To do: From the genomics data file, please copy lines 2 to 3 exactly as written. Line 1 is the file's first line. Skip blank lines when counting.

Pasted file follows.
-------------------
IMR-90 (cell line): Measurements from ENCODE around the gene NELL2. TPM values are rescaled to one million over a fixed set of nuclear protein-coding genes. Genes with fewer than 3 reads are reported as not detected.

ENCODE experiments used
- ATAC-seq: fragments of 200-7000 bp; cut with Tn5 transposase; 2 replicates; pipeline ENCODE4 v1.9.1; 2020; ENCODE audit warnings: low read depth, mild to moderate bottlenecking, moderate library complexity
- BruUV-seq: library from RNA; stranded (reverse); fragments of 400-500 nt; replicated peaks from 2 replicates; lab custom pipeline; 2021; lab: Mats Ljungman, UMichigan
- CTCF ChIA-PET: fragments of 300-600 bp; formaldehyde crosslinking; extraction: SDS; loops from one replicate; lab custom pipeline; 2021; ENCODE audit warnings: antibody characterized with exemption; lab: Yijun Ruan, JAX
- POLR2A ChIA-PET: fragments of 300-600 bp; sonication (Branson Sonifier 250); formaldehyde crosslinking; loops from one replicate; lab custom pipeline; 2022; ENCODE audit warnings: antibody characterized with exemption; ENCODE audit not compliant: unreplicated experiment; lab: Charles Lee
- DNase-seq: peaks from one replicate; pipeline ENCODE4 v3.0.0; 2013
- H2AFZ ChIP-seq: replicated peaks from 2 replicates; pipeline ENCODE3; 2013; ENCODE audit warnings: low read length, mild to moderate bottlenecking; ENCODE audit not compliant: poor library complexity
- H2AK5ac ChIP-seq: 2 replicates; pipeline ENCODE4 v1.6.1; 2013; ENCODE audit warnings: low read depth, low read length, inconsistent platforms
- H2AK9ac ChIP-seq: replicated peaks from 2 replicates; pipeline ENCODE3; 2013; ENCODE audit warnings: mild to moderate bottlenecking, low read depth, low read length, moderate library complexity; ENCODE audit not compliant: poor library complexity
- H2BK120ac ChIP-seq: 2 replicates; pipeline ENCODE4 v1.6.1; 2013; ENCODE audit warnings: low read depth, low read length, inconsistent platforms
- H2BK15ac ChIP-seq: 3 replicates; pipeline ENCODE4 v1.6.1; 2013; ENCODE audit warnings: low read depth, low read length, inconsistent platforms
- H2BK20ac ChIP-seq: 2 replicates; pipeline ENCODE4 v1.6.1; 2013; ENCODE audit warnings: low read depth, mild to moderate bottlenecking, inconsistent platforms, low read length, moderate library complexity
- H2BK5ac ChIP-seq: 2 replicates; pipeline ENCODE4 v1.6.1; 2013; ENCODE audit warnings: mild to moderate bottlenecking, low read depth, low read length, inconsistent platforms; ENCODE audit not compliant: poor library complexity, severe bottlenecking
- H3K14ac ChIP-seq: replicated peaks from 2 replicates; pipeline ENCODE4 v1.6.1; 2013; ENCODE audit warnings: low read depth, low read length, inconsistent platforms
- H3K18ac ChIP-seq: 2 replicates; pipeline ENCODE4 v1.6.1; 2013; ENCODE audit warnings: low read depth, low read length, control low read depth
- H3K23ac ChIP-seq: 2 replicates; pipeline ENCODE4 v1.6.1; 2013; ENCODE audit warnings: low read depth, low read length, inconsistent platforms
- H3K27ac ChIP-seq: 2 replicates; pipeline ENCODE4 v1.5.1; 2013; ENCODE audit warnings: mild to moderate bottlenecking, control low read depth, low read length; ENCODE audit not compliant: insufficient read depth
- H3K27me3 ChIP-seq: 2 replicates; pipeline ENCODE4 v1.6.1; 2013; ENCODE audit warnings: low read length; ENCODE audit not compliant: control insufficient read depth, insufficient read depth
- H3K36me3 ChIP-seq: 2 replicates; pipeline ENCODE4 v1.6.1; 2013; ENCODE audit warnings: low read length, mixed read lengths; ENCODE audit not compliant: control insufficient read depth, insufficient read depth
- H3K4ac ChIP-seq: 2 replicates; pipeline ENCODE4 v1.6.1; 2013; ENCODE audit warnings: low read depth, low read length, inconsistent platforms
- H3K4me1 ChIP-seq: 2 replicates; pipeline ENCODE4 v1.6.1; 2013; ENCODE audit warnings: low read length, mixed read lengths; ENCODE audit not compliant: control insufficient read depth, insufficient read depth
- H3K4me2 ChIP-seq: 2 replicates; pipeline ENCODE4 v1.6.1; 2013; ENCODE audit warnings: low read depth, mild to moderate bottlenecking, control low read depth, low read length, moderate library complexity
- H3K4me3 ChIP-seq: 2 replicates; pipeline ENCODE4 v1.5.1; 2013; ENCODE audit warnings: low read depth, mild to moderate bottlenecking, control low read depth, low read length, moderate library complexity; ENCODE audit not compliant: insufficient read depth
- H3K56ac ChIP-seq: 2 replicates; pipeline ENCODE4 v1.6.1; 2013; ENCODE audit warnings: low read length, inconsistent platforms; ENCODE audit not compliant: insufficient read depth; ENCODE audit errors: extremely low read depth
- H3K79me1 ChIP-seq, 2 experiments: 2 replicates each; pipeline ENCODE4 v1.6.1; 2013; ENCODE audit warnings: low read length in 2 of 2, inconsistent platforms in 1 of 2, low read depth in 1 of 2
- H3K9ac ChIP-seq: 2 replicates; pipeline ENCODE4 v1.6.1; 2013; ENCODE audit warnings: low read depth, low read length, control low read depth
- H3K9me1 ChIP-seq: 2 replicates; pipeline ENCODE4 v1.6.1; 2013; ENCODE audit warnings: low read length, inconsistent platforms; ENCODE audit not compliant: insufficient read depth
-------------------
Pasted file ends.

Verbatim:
ENCODE experiments used
- ATAC-seq: fragments of 200-7000 bp; cut with Tn5 transposase; 2 replicates; pipeline ENCODE4 v1.9.1; 2020; ENCODE audit warnings: low read depth, mild to moderate bottlenecking, moderate library complexity